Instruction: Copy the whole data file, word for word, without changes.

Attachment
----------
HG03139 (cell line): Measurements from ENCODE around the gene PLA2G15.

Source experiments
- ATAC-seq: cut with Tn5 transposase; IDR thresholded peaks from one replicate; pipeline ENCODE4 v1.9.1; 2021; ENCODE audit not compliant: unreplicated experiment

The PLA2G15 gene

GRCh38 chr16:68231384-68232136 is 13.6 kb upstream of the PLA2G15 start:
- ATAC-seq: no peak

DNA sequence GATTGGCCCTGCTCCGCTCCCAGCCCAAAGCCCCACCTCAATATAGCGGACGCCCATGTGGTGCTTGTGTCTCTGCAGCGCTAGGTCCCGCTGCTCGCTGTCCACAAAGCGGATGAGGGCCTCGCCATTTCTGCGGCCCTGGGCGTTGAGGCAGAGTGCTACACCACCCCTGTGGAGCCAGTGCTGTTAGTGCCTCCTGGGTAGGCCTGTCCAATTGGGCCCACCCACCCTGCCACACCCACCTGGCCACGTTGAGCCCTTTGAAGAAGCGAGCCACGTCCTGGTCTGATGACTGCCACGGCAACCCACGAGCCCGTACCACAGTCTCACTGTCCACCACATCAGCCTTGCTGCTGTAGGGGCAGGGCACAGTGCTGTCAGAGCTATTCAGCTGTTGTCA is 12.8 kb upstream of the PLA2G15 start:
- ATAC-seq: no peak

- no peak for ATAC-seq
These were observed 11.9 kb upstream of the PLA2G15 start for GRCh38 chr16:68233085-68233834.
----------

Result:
HG03139 (cell line): Measurements from ENCODE around the gene PLA2G15.

Source experiments
- ATAC-seq: cut with Tn5 transposase; IDR thresholded peaks from one replicate; pipeline ENCODE4 v1.9.1; 2021; ENCODE audit not compliant: unreplicated experiment

The PLA2G15 gene

GRCh38 chr16:68231384-68232136 is 13.6 kb upstream of the PLA2G15 start:
- ATAC-seq: no peak

DNA sequence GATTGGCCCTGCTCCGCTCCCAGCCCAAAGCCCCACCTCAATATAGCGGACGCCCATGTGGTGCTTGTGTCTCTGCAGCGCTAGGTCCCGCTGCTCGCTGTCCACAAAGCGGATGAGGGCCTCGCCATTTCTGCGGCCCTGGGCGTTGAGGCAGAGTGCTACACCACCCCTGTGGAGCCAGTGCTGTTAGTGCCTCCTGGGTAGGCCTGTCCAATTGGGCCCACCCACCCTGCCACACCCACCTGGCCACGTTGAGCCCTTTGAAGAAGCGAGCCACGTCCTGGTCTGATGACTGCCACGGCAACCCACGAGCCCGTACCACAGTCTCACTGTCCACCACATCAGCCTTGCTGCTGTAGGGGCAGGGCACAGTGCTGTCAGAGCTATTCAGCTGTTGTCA is 12.8 kb upstream of the PLA2G15 start:
- ATAC-seq: no peak

- no peak for ATAC-seq
These were observed 11.9 kb upstream of the PLA2G15 start for GRCh38 chr16:68233085-68233834.